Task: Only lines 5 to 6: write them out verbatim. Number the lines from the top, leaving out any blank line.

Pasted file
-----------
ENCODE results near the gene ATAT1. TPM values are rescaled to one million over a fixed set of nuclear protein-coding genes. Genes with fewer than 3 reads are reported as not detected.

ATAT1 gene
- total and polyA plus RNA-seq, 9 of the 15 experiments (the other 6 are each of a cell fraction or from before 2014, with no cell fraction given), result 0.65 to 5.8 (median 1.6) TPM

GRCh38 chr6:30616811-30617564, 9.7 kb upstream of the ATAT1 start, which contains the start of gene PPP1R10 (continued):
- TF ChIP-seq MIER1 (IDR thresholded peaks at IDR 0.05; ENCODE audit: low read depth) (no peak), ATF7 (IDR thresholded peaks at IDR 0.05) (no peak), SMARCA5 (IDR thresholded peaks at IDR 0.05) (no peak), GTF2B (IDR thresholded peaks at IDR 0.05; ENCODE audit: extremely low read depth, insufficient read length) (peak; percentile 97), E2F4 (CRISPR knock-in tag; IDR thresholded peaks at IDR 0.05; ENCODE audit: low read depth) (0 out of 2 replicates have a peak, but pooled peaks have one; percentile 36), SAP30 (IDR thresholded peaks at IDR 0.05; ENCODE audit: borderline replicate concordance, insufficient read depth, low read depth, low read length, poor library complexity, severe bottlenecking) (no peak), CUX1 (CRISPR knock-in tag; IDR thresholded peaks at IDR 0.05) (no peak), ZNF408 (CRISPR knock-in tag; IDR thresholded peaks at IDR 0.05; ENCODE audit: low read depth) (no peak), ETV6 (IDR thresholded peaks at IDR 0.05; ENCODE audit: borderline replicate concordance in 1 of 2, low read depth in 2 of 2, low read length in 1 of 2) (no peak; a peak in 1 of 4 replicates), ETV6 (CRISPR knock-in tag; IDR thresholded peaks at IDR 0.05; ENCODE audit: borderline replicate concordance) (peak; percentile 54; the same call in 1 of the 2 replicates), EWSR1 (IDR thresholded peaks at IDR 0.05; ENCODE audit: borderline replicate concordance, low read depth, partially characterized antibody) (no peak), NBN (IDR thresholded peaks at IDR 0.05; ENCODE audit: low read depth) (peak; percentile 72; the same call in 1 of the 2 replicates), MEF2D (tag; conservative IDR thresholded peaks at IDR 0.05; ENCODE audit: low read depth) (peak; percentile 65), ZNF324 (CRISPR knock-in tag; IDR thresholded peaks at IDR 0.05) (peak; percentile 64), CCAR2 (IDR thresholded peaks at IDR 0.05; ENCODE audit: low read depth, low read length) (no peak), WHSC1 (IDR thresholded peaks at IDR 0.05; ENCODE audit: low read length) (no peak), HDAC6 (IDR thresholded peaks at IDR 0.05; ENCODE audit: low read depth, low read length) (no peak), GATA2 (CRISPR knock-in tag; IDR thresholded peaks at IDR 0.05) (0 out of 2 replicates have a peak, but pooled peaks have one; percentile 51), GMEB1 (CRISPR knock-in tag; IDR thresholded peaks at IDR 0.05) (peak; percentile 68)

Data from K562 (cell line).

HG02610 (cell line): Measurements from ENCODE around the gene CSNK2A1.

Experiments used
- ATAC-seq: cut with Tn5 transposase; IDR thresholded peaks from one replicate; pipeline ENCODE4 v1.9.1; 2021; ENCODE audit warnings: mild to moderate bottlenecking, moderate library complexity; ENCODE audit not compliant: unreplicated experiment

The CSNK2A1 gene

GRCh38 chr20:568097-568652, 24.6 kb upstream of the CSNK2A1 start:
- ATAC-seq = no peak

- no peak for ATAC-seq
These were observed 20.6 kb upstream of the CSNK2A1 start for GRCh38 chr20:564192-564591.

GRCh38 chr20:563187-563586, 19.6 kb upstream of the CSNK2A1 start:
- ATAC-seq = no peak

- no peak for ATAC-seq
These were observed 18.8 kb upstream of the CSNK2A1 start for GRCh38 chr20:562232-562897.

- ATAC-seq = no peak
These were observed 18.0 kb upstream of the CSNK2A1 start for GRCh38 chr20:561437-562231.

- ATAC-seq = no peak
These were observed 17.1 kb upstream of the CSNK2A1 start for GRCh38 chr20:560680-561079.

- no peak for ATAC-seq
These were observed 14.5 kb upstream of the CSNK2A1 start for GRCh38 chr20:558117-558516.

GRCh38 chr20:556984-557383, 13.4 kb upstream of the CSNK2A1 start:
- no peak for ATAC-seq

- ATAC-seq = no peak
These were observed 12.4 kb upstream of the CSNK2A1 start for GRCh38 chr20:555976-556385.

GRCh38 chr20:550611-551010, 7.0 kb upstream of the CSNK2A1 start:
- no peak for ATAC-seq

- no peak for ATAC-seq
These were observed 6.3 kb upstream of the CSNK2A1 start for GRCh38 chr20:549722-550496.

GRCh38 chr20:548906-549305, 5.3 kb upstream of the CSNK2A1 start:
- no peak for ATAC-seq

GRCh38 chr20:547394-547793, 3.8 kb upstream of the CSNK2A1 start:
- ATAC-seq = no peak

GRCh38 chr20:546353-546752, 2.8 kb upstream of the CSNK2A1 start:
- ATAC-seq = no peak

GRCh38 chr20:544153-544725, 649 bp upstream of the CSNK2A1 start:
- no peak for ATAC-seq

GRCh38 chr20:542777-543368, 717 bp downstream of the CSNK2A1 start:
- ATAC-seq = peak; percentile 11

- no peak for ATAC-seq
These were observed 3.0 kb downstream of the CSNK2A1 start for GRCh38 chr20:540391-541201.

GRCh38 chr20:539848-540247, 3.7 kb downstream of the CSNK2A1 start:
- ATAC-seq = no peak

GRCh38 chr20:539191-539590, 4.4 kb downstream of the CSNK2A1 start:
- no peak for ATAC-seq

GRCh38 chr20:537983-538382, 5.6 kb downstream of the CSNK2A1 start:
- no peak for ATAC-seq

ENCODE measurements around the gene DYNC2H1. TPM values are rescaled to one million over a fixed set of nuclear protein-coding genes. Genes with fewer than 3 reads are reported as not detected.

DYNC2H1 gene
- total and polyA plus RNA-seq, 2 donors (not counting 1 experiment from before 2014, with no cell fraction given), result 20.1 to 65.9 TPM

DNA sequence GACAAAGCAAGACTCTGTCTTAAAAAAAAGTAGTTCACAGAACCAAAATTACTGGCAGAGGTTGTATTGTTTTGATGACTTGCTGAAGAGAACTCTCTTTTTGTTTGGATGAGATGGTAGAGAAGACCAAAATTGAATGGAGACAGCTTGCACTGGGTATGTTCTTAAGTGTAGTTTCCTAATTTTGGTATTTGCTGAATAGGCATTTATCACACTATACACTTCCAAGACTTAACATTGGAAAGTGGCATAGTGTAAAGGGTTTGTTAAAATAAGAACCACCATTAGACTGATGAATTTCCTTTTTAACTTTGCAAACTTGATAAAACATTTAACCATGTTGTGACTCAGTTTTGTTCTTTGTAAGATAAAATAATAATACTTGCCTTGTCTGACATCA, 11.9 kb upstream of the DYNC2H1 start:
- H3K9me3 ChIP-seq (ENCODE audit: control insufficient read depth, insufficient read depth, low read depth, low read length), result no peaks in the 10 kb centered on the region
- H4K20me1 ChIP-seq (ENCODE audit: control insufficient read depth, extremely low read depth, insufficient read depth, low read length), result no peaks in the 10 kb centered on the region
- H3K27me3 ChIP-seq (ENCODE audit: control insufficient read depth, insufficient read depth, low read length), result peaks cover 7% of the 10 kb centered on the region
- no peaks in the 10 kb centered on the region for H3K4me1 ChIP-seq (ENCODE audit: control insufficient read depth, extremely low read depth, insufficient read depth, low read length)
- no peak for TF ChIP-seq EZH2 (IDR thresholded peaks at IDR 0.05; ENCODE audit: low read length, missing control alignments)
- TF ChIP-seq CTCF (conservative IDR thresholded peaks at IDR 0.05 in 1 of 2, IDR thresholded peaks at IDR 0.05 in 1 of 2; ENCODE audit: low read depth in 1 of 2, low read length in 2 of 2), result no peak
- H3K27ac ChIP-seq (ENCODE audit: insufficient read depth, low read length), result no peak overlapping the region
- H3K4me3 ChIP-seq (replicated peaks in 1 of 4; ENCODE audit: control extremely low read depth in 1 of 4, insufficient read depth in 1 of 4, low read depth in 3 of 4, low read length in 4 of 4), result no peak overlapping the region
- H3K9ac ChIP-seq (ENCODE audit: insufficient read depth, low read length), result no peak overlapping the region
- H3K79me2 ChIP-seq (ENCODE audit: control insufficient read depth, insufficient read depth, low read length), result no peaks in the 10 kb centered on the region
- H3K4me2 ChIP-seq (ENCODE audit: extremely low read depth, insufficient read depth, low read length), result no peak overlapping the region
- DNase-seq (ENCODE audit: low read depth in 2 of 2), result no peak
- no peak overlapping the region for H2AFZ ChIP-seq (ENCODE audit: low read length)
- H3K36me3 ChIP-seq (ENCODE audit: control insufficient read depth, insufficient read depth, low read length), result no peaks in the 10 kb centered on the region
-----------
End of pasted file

- TF ChIP-seq MIER1 (IDR thresholded peaks at IDR 0.05; ENCODE audit: low read depth) (no peak), ATF7 (IDR thresholded peaks at IDR 0.05) (no peak), SMARCA5 (IDR thresholded peaks at IDR 0.05) (no peak), GTF2B (IDR thresholded peaks at IDR 0.05; ENCODE audit: extremely low read depth, insufficient read length) (peak; percentile 97), E2F4 (CRISPR knock-in tag; IDR thresholded peaks at IDR 0.05; ENCODE audit: low read depth) (0 out of 2 replicates have a peak, but pooled peaks have one; percentile 36), SAP30 (IDR thresholded peaks at IDR 0.05; ENCODE audit: borderline replicate concordance, insufficient read depth, low read depth, low read length, poor library complexity, severe bottlenecking) (no peak), CUX1 (CRISPR knock-in tag; IDR thresholded peaks at IDR 0.05) (no peak), ZNF408 (CRISPR knock-in tag; IDR thresholded peaks at IDR 0.05; ENCODE audit: low read depth) (no peak), ETV6 (IDR thresholded peaks at IDR 0.05; ENCODE audit: borderline replicate concordance in 1 of 2, low read depth in 2 of 2, low read length in 1 of 2) (no peak; a peak in 1 of 4 replicates), ETV6 (CRISPR knock-in tag; IDR thresholded peaks at IDR 0.05; ENCODE audit: borderline replicate concordance) (peak; percentile 54; the same call in 1 of the 2 replicates), EWSR1 (IDR thresholded peaks at IDR 0.05; ENCODE audit: borderline replicate concordance, low read depth, partially characterized antibody) (no peak), NBN (IDR thresholded peaks at IDR 0.05; ENCODE audit: low read depth) (peak; percentile 72; the same call in 1 of the 2 replicates), MEF2D (tag; conservative IDR thresholded peaks at IDR 0.05; ENCODE audit: low read depth) (peak; percentile 65), ZNF324 (CRISPR knock-in tag; IDR thresholded peaks at IDR 0.05) (peak; percentile 64), CCAR2 (IDR thresholded peaks at IDR 0.05; ENCODE audit: low read depth, low read length) (no peak), WHSC1 (IDR thresholded peaks at IDR 0.05; ENCODE audit: low read length) (no peak), HDAC6 (IDR thresholded peaks at IDR 0.05; ENCODE audit: low read depth, low read length) (no peak), GATA2 (CRISPR knock-in tag; IDR thresholded peaks at IDR 0.05) (0 out of 2 replicates have a peak, but pooled peaks have one; percentile 51), GMEB1 (CRISPR knock-in tag; IDR thresholded peaks at IDR 0.05) (peak; percentile 68)

Data from K562 (cell line).